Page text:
|Smooth sumac with galls - REK|
The process begins in the summer when a winged parasitic sumac leaf gall aphid, Melaphis rhois lays a single egg on the underside of a sumac leaf. The egg induces the leaf to produce a protective covering where the offspring can live fed by the plant and protected from predators. The single egg reproduces a series of generations by parthenogenesis (reproduction from an ovum without fertilization) so that an individual gall may eventually hold 3-4 generations of larvae. I opened 6 galls and estimated that there were between 200-300 aphids per gall. You can see the different instars in the photograph as well as in this video.
|M. rhois larva - Claude Pilon|
|Cut gall - 4 instars of larvae - REK|
|Winged female aphids - Larry Clarfeld|
|Winged aphid - Claude Pilon|
In late summer winged females will emerge from the gall and fly off to moss to establish asexually reproducing colonies. These offspring are male and female and their mating will produce the eggs that will be back on sumac next spring. This life cycle requiring two plant species is unusual but not unique. In 1989, it was reported that the use of alternate plant hosts by the aphids dates from 48 million years before present. This Melaphidine aphid life cycle can be dated back 48 million years when the Bering land bridge supported both the aphids and their two plant lifestyle on what was soon to be two separate continents. See ncbi.nlm.nih.gov. When identified, this was the oldest known documented insect-plant relationship." Wikipedia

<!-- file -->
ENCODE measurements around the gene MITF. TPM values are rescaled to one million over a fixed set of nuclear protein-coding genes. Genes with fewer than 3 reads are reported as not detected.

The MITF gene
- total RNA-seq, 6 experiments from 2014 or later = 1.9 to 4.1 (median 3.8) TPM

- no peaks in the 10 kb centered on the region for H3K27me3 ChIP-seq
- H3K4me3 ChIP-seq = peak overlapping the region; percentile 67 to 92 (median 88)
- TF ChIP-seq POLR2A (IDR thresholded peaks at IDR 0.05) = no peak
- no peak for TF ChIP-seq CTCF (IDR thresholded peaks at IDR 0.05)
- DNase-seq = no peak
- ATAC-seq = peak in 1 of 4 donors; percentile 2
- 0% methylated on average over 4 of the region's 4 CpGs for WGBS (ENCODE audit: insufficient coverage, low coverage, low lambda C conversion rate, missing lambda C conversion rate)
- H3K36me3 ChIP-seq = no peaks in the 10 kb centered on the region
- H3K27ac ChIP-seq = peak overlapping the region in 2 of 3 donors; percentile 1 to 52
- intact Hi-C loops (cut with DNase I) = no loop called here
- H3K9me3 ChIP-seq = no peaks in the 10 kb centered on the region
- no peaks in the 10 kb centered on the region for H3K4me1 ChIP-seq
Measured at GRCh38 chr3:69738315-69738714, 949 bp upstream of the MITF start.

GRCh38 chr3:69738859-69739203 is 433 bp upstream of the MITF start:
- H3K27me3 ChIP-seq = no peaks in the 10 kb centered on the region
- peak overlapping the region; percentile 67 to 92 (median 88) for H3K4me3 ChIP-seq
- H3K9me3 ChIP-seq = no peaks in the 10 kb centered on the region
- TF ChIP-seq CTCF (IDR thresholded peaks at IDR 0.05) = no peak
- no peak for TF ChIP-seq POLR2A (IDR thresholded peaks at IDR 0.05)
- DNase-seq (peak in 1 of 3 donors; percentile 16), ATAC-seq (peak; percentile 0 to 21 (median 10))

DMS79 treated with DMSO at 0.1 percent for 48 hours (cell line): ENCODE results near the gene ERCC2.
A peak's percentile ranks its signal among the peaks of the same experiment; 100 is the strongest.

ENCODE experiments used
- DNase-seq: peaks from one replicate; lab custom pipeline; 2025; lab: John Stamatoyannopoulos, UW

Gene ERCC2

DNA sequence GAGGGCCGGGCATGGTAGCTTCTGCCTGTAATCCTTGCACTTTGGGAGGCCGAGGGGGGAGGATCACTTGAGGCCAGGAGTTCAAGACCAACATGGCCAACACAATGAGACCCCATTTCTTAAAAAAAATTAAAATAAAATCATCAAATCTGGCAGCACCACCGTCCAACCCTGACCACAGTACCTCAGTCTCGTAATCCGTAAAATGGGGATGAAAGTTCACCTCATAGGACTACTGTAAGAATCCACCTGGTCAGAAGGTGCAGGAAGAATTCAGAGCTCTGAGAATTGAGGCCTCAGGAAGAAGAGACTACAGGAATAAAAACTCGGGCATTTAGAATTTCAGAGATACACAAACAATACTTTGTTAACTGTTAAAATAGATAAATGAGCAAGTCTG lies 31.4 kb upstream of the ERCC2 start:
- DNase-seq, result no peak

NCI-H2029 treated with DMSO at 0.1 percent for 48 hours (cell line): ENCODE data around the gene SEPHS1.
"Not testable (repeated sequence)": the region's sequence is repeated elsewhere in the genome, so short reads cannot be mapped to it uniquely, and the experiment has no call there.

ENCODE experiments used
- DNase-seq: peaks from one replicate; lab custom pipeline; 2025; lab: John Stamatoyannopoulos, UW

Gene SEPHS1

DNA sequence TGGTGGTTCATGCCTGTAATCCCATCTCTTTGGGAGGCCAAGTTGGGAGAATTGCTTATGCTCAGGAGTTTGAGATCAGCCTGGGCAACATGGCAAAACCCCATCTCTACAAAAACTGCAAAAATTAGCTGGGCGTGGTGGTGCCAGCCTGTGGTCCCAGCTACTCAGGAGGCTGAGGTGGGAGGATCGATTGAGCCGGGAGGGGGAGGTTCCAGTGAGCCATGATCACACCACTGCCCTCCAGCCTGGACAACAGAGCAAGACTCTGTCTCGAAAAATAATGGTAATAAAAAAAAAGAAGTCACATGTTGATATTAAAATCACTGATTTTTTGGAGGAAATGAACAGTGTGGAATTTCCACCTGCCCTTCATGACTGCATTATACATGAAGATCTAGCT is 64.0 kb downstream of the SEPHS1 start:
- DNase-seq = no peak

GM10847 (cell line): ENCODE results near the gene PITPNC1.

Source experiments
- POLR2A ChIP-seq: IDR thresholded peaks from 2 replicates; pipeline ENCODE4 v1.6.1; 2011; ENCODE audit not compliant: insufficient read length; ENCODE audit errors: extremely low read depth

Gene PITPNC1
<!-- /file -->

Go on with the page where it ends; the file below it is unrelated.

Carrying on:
Complicated? Just wait for the next blog when we will discuss this insect that I found in the first sumac gall I cut into.
An overview of gall-making insects is at this link.